A Major Problem

A thing that has been repeated again and again as I've been talking to people all over the district, is that health care is a major problem. The costs are unmanageable. The options are limited. And many families are falling into a big gap that exists right now in affordability.

A few things we know for sure about health care: the challenge is big, there’s no quick fix and - especially in areas where there are few providers to choose from - hoping that forcing published price lists will cause market forces to quickly make costs manageable is just wishful thinking.

It's going to take an open-minded, many-pronged and bipartisan approach to make real progress on health care. And most importantly, it's going to require focus on practical outcomes for our families, not partisan ideology.

Many Initiatives, One Goal:
Affordable, Available Healthcare in Greater MN

The good news is, even though it’s a big challenge, there really are things we can do to start to address health care affordability and access in the state legislature and this will be my top priority in St. Paul.

I will work with colleagues on both sides of the aisle to:

Support legislation to to allow more farmers, self-employed and other "affordability gap" Minnesotans to buy in to MinnesotaCare - an affordable, large-group, low premium insurance plan
Support efforts to improve public insurance payouts for healthcare providers - especially where revenue-neutral options are available!
Support negotiation by public agencies to lower the cost of prescription drugs, especially for our seniors who depend on Medicare to pay for their drugs.
Work on programs and incentives that help attract and retain health providers and practitioners that offer important health services in rural communities.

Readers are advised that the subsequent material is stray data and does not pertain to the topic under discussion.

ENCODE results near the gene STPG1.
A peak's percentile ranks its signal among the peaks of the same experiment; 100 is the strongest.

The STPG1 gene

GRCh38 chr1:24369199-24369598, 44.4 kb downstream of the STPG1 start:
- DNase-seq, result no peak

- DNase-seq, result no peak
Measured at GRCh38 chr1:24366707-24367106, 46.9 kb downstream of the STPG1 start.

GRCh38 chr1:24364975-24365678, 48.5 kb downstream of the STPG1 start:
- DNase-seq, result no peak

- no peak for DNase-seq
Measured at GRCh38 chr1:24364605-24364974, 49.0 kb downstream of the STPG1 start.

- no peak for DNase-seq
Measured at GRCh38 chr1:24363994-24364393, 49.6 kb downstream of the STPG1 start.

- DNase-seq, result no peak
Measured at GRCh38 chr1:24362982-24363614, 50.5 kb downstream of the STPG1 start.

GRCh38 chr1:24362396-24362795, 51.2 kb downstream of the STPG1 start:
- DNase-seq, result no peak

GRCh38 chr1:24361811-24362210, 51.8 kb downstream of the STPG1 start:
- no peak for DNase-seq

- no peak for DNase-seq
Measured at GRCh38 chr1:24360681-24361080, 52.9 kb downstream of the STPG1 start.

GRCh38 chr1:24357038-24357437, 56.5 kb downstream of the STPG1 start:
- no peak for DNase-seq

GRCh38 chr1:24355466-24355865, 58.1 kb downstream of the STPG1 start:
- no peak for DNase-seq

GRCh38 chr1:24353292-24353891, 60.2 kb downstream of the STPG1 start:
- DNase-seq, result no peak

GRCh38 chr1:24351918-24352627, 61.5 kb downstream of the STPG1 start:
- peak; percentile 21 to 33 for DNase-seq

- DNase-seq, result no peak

Support efforts to improve and stabilize the insurance exchange so that MNSure can become the consumer tool it was meant to be.
Continue to talk to health care providers and professionals to find ways to address operating challenges, access, and patient care especially in rural areas

What about Price Transparency?

Price transparency isn't a bad tool to have, and I would certainly consider any effective legislation aimed a putting better pricing information in the hands of patients. After all, who wouldn't?

However, pricing information alone is not going to take us very far towards a solution on healthcare. People buy most health care services very differently than consumer goods or elective procedures and studies seem to repeatedly show that, even when price estimating and comparison tools are available, they don't have much success in actually lowering costs.

More reading on these issues:

What do you think?

Do you have other ideas or suggestions for how we could improve rural health care?

Email me and let me know your thoughts.